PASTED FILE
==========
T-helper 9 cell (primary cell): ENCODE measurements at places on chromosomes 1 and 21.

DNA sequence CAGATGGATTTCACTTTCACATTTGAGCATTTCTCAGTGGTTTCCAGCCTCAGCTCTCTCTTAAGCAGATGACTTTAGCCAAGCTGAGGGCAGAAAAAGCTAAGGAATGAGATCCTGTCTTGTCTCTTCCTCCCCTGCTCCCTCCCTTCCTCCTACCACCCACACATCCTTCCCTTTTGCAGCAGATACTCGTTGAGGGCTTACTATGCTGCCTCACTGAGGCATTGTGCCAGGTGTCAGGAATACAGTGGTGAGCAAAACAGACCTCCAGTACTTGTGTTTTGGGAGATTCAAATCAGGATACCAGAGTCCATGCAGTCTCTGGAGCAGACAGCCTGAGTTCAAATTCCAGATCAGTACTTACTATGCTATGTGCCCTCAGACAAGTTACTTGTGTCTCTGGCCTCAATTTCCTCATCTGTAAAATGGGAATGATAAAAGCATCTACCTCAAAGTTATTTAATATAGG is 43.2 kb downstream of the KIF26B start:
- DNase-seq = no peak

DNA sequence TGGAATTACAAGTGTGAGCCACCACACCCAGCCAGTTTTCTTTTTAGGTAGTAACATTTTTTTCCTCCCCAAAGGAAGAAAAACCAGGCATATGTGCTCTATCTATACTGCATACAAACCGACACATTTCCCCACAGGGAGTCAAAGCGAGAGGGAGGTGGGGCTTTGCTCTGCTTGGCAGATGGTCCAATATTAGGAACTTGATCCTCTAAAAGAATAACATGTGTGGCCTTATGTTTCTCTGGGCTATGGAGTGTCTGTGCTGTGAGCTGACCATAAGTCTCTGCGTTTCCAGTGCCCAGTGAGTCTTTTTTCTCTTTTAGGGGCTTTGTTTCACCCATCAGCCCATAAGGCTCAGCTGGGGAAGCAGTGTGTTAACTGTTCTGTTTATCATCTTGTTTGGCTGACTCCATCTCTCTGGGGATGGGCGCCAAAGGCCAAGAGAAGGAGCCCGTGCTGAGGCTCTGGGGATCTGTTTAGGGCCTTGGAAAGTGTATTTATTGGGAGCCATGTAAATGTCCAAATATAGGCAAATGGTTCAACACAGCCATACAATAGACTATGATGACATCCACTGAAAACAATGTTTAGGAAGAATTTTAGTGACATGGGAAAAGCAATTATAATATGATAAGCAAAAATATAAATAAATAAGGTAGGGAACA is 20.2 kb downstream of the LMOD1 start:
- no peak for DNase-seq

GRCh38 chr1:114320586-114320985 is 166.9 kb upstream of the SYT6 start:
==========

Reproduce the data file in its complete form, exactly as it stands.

T-helper 9 cell (primary cell): ENCODE measurements at places on chromosomes 1 and 21.

DNA sequence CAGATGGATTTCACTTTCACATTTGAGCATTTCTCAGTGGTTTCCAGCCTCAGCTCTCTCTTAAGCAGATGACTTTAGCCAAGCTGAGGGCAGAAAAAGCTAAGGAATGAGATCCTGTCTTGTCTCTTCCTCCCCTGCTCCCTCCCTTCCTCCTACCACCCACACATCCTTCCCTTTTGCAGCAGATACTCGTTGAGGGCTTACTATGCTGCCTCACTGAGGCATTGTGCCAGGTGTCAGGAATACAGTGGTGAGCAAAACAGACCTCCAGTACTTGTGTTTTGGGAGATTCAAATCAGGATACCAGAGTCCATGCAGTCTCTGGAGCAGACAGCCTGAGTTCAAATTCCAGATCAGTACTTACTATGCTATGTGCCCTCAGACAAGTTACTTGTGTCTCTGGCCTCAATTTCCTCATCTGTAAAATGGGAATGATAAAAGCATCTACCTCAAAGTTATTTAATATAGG is 43.2 kb downstream of the KIF26B start:
- DNase-seq = no peak

DNA sequence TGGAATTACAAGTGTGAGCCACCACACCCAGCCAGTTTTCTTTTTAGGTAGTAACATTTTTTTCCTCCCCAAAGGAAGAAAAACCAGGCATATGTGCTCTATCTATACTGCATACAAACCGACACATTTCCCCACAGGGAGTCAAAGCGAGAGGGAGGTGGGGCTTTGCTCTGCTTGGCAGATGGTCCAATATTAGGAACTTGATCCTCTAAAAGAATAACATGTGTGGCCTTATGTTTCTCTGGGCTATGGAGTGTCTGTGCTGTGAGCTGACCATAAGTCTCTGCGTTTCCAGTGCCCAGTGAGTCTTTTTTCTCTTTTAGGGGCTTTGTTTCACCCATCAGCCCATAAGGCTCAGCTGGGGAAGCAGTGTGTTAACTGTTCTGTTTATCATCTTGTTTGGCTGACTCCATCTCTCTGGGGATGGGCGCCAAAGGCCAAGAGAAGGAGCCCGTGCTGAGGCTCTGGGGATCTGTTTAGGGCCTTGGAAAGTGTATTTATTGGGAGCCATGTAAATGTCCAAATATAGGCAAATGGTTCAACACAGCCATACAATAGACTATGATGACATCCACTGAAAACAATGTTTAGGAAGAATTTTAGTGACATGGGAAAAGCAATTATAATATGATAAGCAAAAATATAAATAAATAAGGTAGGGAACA is 20.2 kb downstream of the LMOD1 start:
- no peak for DNase-seq

GRCh38 chr1:114320586-114320985 is 166.9 kb upstream of the SYT6 start: